This is difficult to answer. In the case of a series that focuses on a family, as does the Linford Series – Book 1 tells the story of Lily and Robert Linford, Book 2 the story of Alice and Thomas Linford and Book 3 is the story of Dorothy Linford – and where there is a love story at the heart of each novel, it’s hard to divorce the two since the romance involves a member of the Linford family.

But to answer the question as it applies to my novels, it is the love story in each book that drives the story on, but this is ultimately a saga about a family. The relationships between the members of the family are as important in their way as the relationship between the hero and heroine, and they frequently impact upon each other.

Generally, in a novel where the romance is more important than the family story, I imagine that the spotlight would have to be on the hero and heroine throughout most of the novel. That works really well for a vast amount of romantic fiction, but that is not how I see a family saga, which, to my mind, is generational.

How important do you think it is to research the historical background, locations, features of the era, your characters live in.

Extremely important. A saga is an historical novel. An historical novel isn’t a non-fiction account of an historical period or an event. While it’s a novel that shows the reader how people lived at the time during which the novel is set, it goes beyond that – it transports the reader to that period.

People who read sagas want to walk alongside the characters who inhabit that fictional world, and to get to know the central families and what motivates them, and authors can only recreate the world in which their characters move if they have a sound knowledge of every aspect of the history of the relevant period.

How do you manage to keep track of all the characters in your book/s over a stretch of time?

I use a huge piece of white card, purchased from the Art department in a local store, in order to keep the family tree in front of me. I draw a chart on part of the card on which I record the ages of the main Linfords in the years that are key to the story.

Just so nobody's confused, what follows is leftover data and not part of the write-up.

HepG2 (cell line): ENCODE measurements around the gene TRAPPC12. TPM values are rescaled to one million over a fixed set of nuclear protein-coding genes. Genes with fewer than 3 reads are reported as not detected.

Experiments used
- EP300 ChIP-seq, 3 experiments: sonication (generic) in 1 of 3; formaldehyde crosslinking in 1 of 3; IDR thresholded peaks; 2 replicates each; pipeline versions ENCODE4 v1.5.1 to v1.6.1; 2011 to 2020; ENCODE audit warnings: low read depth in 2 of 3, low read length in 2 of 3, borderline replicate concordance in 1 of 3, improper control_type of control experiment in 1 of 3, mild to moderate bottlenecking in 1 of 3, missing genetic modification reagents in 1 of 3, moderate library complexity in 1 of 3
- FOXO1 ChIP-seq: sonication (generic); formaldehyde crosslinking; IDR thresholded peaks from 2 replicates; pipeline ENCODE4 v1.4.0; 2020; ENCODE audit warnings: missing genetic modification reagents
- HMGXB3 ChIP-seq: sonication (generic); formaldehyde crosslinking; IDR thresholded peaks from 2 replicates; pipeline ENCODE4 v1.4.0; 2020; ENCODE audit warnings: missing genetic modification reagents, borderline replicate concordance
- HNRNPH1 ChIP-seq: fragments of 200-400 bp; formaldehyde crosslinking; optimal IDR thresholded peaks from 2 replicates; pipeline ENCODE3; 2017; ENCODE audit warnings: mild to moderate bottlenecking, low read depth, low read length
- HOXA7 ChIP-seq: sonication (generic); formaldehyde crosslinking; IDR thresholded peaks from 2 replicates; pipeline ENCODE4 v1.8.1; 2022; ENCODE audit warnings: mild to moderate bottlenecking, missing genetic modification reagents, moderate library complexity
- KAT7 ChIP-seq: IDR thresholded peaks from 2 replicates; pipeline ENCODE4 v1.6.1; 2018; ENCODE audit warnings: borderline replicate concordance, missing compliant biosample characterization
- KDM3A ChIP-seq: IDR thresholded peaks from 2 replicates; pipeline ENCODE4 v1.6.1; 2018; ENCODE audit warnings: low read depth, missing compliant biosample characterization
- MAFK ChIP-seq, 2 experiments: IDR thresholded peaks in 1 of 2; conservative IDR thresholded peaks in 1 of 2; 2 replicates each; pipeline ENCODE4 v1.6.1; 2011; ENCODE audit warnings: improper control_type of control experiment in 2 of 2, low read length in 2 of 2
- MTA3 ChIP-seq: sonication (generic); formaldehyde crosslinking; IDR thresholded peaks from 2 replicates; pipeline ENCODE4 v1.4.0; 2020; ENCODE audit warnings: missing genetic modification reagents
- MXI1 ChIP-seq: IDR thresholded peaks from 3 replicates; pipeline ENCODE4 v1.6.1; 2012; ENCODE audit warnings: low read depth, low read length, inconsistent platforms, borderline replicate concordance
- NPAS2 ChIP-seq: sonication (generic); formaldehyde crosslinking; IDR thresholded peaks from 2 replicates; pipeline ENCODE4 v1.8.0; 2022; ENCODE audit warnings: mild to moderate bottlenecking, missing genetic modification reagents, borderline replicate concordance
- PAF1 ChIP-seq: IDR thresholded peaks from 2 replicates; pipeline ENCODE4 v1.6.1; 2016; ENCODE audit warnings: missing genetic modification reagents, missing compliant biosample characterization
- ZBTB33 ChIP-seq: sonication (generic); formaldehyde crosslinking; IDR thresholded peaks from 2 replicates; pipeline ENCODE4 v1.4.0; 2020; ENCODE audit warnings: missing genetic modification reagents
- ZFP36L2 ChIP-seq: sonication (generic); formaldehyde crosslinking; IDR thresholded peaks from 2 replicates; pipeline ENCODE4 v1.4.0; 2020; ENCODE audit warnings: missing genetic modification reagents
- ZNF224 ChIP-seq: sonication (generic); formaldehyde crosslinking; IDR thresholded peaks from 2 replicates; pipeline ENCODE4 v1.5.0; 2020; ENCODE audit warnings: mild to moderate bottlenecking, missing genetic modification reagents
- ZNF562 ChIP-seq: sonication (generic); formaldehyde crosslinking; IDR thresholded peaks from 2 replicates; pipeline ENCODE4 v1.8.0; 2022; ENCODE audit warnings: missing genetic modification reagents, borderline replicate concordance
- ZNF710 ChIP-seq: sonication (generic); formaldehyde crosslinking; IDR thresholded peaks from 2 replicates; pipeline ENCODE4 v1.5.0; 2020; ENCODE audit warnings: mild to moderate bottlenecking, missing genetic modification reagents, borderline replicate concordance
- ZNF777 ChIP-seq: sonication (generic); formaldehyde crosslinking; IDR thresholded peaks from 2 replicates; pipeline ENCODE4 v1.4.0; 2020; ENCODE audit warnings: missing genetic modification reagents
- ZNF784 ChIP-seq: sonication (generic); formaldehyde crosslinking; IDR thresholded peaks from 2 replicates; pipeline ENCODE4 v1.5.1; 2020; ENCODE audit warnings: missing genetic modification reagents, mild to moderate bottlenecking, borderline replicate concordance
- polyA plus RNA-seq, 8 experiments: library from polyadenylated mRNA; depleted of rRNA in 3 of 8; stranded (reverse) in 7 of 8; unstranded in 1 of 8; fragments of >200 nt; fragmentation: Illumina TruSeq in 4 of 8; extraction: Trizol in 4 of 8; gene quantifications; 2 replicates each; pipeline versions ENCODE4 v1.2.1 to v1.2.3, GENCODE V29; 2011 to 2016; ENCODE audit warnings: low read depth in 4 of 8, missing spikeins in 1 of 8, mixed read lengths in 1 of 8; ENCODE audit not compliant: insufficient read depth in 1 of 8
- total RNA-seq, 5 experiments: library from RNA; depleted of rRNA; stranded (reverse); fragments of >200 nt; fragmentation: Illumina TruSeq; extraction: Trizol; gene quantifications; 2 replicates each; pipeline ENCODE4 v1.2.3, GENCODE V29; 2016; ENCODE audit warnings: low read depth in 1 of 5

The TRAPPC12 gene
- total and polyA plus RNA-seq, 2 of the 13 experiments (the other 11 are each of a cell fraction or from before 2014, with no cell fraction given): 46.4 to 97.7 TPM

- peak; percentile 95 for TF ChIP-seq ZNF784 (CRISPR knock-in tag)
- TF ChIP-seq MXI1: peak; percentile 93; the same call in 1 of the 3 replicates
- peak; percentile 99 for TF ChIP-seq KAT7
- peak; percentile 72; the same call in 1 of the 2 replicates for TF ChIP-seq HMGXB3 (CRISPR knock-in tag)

I keep an online up-to-date chapter plan for every novel, which I fill in at the end of writing every chapter. This enables me to locate very quickly something that I’ve written earlier in the book. On the chapter plan, I record the page at which the chapter begins, the time and place where it’s set, a brief outline of the content, the word count, and notes. The notes’ column is for key points that crop up in that chapter, such as hair colour, eye colour, name of servant, etc.

I have such a plan for each novel, and it’s easy to refer back to the plan when necessary. I find such a plan essential for purposes of continuity, and extremely helpful when it comes to editing the novel.

A saga demands change, both in its characters and its world, How important is the time period to the development of your narrative.

I think it’s very important. Just as we are reflections of the customs and beliefs of our time, so, too, should our characters reflect the mores of their time. Thanks to TV and films, most people today know enough about the 18th century, for example, for it to jar if they read a book with 18th characters who see the world through a 21st century sensibility. Authors should be alert to this.

If readers are to be drawn into a fictional world set in years gone by, a sense of place is vital. One of the ways of achieving this is subtly to introduce aspects of a time period that are different from those today. This will stimulate images of the period in the reader’s mind. These differences can also be used for dramatic effect, and might well even give birth to ideas for the story. A character could, for example, embody an aspect of life that is pertinent to the period in which the novel is set, and this could help to propel a page-turning plot.

Many thanks for having me as your guest, Judith. I’ve very much enjoyed thinking about, and then answering, your questions.

About the Author;

Liz is the author of the historical novels The Road Back (US Coffee Time and Romance Book of the Year), A Bargain Struck (RoNA shortlisted for the Best Historical Novel), The Lost Girl and the novella, A Western Heart. Her almost-contemporary novels are Evie Undercover and The Art of Deception. Liz’s latest two novels, The Dark Horizon and The Flame Within, are the first two books in the Linford Saga, which is set between the wars.

A member of the Romantic Novelists’ Association and Historical Novel Society, Liz gives talks and workshops at conferences and literary festivals, and regularly speaks to WI and book groups.



Twitter: @lizharrisauthor


Instagram:  liz.harris.52206

A Few Moments With #RNA #Saga Writer Elaine Roberts #TuesdayBookBlog

Sometimes you find a niche where you know you just fit. That’s how I felt when I joined the Romantic Novelists’ Association and then the RNA Saga Writers group on Facebook. I was made very welcome and, in fact, was interviewed:on the Write Minds blog, run by two of the members:Francesca Capaldi Burgess and Elaine Roberts.

I wanted to discover how and why, like me, they wrote family sagas, with a little romance thrown in. So I asked if any of them would be interested in discussing that. I certainly received some fascinating answers.

This is the eighth of my interviews with a Romantic Saga Author, and today I’m thrilled to be with Elaine Roberts, who, alongside Francesca Capaldi Burgess (who I interviewed in the second of this series) is one of the RNA Saga Writers who runs the Write Minds blog .

Welcome, Elaine, and thank you for spending some time with us.

Thank you for inviting me on to your blog Judith, it’s lovely to be here.

  1. When you started writing your book, did you intend to write a family saga – or series of stories rather than one story?